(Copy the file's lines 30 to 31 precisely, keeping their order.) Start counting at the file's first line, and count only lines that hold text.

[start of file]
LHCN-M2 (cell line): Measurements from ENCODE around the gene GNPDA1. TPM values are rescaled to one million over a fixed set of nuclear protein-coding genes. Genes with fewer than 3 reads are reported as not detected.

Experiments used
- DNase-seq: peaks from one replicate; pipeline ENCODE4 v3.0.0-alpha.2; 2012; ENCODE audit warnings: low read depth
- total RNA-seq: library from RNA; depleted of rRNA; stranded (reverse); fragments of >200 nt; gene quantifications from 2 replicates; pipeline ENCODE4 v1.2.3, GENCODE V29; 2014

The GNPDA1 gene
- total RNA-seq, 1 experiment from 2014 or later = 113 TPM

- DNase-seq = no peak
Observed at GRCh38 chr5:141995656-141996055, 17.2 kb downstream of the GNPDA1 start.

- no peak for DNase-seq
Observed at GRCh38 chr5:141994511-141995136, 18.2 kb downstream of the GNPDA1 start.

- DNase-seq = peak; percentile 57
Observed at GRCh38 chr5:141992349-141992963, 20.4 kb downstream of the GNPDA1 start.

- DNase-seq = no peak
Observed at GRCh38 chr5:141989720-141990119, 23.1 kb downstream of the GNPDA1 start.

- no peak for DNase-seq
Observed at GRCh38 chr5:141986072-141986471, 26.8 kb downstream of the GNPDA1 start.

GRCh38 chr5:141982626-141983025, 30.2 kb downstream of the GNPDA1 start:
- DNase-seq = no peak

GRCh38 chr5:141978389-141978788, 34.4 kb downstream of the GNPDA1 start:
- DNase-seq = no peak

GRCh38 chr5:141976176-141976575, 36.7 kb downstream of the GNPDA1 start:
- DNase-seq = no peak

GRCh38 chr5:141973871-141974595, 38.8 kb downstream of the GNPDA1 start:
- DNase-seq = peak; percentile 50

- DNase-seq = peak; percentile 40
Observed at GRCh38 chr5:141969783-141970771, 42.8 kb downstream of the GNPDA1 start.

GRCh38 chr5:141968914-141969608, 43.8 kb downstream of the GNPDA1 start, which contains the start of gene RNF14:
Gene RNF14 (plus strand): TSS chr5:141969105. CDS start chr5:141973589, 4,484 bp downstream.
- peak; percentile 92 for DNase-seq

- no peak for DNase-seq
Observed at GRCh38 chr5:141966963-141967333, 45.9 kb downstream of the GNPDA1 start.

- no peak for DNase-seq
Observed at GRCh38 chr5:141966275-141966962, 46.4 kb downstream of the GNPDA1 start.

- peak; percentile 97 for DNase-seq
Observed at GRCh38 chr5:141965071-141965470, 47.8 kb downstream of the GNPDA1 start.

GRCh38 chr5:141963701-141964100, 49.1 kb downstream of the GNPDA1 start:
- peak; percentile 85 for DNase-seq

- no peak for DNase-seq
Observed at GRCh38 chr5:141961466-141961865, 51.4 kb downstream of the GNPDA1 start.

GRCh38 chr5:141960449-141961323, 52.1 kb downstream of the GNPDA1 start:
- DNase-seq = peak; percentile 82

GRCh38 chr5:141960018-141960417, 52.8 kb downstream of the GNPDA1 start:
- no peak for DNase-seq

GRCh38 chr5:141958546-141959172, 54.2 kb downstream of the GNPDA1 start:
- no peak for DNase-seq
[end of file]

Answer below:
- no peak for DNase-seq
Observed at GRCh38 chr5:141966963-141967333, 45.9 kb downstream of the GNPDA1 start.